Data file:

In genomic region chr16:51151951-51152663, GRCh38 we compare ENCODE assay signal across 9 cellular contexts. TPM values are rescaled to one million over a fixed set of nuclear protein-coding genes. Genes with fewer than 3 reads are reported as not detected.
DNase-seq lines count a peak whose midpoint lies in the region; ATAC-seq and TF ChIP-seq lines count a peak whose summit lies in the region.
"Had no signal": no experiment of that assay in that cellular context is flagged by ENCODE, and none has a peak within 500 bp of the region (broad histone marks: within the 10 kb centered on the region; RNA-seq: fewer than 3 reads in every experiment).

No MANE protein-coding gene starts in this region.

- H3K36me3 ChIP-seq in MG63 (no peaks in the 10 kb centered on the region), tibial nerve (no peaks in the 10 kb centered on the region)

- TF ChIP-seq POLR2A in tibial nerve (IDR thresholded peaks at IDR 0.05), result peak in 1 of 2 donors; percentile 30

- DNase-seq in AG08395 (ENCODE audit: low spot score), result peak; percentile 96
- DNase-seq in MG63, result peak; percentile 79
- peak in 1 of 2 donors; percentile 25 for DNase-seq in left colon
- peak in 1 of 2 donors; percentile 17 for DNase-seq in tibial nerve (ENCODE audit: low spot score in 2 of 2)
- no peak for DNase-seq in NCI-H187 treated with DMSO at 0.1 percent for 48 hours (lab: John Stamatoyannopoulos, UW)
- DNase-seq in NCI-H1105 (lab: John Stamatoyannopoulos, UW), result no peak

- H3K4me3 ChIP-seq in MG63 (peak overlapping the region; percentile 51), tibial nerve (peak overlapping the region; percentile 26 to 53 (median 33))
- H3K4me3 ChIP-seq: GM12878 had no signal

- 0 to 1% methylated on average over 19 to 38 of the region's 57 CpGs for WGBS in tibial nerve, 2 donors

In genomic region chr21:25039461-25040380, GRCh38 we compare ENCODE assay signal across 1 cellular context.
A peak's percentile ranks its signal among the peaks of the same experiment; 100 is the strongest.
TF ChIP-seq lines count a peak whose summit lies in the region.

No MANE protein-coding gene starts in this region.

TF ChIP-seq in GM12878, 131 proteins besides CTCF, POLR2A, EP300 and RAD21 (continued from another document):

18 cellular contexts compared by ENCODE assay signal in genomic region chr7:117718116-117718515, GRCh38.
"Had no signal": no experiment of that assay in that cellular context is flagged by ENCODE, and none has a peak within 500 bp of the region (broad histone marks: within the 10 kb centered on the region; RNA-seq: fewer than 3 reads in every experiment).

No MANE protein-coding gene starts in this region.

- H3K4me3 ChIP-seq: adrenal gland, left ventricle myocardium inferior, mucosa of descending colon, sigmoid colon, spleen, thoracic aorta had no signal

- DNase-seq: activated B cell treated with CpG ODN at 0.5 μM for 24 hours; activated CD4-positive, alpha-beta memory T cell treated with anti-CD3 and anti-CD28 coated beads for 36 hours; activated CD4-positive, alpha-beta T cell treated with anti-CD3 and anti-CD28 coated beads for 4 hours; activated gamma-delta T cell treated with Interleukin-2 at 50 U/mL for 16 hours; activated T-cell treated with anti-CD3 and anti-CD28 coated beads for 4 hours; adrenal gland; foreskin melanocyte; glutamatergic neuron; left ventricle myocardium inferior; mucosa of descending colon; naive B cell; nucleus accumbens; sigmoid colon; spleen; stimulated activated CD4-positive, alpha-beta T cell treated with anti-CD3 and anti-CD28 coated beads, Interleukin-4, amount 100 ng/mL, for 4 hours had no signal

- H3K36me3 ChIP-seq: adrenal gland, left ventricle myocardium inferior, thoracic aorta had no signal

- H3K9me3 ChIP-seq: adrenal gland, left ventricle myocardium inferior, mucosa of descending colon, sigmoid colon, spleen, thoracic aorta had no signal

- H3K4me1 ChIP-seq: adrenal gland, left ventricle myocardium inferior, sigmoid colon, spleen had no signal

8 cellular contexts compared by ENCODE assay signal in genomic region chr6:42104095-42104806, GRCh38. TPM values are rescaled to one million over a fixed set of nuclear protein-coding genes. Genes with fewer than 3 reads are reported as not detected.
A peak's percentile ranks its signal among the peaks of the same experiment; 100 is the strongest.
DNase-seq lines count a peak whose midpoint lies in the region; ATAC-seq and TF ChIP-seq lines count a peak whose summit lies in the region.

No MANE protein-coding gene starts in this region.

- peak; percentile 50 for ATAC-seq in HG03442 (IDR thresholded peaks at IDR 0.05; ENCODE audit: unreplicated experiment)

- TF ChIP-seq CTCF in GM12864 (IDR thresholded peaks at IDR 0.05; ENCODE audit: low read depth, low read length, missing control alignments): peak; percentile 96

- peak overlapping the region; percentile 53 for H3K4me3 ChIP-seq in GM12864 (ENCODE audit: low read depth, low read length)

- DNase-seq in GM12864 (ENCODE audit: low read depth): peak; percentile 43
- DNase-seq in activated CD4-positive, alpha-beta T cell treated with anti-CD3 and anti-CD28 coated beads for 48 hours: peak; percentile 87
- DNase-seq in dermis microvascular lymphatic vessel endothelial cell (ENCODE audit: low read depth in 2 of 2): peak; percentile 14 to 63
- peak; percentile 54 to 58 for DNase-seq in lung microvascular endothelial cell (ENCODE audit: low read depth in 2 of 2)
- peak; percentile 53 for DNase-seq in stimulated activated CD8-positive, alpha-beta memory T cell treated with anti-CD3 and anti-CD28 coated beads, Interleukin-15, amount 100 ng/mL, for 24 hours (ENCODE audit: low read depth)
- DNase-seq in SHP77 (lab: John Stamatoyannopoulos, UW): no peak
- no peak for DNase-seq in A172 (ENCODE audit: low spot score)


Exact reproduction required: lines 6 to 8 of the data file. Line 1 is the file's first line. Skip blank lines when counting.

- TF ChIP-seq POLR2A in tibial nerve (IDR thresholded peaks at IDR 0.05), result peak in 1 of 2 donors; percentile 30

- DNase-seq in AG08395 (ENCODE audit: low spot score), result peak; percentile 96
- DNase-seq in MG63, result peak; percentile 79